“I think it’s one of those things that I’ve learned in the offseason how to handle myself and during the week how to handle myself. I don’t think you are going to see any difference in games. You wouldn’t notice anything different on gameday and how I approach it. I am going to try and play every single play. I am going to play as hard as I possibly can. Where the change is going to come is in the offseason workouts, in the practice week and how I structure it and how I handle it. I’ve gotten smarter. I’ve learned more about how to deal with my body and I’ve learned that I can’t just keep pounding, pounding, pounding and grinding through everything. I need to be smarter about what I do. I have a good plan in place now. I feel really good. Obviously, I have fresh legs right now. I’m going to carry this through the season.”
Can you take us back to the time where you turned the corner and you knew you would be okay and that you would be able to do what you’ve done before?
“It was that Super Bowl week in San Francisco. We had been going through this phase where literally getting out of bed and walking and just making my way down the hallway was a task. It would take me a long time to get out of bed to move. Roland Ramirez and I had been working on something for a little while and we had been trying this method out. It really wasn’t showing a lot of results. One morning, I woke up and all of a sudden - one thing I hadn’t been able to do since the surgery was lift my right leg straight up into the air. And I woke up in bed and - I do the test every morning just to see if I could - and that morning I did it. I called him right away, I sent him a video and I was like ‘look.’ So then I got up and tried some other stuff. I actually did up-downs in the room right there and sent him a video of it. I was like, ‘dude, it worked. Everything that we did worked.’ From that point forward, as soon as you get that little bit of light, it’s full steam ahead. That’s what was awesome.”
How tough was your role playing a soccer coach in Bad Moms?
“It was good. It was good. Those girls are funny. Mila (Kunis) and Christina (Applegate) and all those girls, Kristen (Bell). It was a blast. We had a good time doing it. I prefer NFL player over soccer coach any day.”
How tough was it playing a wimp?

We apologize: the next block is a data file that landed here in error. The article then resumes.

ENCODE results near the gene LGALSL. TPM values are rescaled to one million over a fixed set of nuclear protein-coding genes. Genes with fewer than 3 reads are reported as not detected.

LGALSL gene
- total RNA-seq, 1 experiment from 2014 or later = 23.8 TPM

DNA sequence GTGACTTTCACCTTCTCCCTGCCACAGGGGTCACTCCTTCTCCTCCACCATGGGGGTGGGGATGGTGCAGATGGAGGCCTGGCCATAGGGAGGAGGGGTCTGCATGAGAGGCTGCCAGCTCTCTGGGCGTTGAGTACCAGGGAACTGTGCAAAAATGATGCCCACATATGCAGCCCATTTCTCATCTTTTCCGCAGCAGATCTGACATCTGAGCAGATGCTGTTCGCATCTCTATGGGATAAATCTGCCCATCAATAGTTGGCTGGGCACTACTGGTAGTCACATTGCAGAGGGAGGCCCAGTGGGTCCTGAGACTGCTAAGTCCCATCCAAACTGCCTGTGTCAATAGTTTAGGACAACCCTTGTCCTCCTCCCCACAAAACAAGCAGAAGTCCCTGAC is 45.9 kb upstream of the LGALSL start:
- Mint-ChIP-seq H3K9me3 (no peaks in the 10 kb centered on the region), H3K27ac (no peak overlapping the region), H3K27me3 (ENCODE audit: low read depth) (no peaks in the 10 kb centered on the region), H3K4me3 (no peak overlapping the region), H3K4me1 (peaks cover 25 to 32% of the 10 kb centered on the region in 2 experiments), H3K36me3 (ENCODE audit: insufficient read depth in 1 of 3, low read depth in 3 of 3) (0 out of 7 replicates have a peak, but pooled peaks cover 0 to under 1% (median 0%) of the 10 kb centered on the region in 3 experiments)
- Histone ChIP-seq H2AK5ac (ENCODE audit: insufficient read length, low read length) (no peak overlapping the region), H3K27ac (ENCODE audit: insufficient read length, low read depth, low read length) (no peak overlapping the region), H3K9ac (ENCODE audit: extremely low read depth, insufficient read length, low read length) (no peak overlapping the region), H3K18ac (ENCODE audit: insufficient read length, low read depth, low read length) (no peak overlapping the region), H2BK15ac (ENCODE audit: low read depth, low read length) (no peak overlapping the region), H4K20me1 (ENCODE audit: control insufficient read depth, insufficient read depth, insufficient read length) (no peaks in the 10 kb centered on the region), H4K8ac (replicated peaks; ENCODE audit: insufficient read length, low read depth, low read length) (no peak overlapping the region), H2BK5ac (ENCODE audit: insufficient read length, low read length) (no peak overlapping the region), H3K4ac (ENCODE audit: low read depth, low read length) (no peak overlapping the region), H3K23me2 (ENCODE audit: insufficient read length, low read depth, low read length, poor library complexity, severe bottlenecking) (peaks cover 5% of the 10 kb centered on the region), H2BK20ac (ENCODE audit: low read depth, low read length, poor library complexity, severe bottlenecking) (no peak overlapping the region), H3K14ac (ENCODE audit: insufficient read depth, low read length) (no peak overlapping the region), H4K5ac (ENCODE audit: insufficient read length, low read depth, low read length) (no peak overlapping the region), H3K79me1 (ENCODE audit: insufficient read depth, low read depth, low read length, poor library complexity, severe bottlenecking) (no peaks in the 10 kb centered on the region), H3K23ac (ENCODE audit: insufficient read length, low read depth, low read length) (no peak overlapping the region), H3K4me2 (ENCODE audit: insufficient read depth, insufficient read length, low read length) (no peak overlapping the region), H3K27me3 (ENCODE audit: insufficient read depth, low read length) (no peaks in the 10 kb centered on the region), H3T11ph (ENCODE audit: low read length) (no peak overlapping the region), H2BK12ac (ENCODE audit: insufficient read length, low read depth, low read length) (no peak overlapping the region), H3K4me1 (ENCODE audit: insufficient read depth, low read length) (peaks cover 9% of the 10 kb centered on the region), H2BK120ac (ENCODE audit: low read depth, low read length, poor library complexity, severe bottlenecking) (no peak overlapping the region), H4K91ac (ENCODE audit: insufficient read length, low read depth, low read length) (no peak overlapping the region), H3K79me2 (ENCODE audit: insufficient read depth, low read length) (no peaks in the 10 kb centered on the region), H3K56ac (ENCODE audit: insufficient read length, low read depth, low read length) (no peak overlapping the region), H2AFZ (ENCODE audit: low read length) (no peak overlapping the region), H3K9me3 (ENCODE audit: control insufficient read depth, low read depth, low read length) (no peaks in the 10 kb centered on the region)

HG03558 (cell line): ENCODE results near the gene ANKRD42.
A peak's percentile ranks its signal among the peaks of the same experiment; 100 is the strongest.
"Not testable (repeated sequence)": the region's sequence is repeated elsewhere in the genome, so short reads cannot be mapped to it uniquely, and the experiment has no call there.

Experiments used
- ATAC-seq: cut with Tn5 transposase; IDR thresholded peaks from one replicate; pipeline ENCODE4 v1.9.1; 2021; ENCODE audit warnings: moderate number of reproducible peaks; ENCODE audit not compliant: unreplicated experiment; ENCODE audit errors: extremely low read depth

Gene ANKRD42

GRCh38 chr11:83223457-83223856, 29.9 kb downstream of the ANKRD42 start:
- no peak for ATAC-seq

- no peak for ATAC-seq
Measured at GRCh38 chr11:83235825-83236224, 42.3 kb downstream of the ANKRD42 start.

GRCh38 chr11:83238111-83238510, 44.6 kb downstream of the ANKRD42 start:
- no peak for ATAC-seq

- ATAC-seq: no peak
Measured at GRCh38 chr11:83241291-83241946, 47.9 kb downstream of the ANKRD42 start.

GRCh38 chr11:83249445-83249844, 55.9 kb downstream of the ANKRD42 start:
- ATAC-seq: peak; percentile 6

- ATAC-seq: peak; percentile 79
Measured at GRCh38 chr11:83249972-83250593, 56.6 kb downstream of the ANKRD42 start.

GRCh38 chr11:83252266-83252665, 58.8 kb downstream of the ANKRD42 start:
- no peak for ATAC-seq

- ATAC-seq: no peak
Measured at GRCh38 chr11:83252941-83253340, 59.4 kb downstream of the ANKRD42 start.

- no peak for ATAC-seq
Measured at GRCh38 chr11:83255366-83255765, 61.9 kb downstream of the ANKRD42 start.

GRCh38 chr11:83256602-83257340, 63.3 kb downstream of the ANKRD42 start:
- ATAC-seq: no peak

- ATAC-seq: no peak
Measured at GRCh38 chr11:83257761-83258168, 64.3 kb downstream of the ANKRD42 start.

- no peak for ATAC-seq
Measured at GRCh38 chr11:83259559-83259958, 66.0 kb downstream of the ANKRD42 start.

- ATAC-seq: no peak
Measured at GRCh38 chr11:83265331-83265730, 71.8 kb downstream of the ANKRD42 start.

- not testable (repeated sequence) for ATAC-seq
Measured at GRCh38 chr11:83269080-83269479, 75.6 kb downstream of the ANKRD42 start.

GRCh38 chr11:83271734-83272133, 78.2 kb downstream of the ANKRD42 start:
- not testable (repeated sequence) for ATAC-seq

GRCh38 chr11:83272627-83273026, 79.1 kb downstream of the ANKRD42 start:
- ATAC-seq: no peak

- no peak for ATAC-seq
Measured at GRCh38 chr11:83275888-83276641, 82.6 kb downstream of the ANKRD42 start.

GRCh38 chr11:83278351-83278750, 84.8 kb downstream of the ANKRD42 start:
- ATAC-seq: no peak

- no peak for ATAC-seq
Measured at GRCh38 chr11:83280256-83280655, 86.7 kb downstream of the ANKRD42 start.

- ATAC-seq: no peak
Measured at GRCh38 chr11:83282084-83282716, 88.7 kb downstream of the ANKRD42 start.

“It was a fun change of pace. I got my ass kicked by a bunch of soccer moms and it was a pretty fun change of pace. It was a good time. I had a good time doing it.”
Did you hear from your teammates at all about it?
“A couple of guys liked it. Nobody really knew I was in it. I didn’t really talk to a bunch of guys because it was during the offseason so guys were like, ‘My wife took me to see a movie this weekend and I saw you on it and I was surprised.’ They actually liked it. I was surprised, I thought I would get more negative reviews. The guys actually said I did alright, so I guess I’m okay.”
What was the exact surgery you had done in Philadelphia?
“I had five muscles replaced. Both of my lower abs had to be reattached, my right abductor had to be reattached and two of my left abductors had to be reattached. I don’t know the technical terms. It was something like that. A few of them were fully off the bone. A few of them were partial torn. That was pretty serious stuff. Dr. (William) Meyers up there did a good job of getting my surgery back together.”
How thrilled are you to see what this offense is doing with QB Brock Osweiler taking over?
“I think he’s doing a good job. Obviously, having been through eight quarterbacks in two years here, you are look for stability, you are looking for a guy to come in and own the position and do a great job. I think he has done that so far. We’ve managed to pull off 9-7 two years in a row with eight quarterbacks. I’m hoping with one we can do a hell of a better job. We are really looking forward to having him here and leading that offense and doing a great job, especially with guys like ‘Hop’ (DeAndre Hopkins) out there, when we get Duane (Brown) back, and you have (Derek) Newton and you have all those guys and Lamar (Miller) playing running back. Our offense is exciting and we are looking forward to going out there and putting it all together as a full team.”
Are you a fan of the rapper Drake? He wore your jersey at a concert this weekend.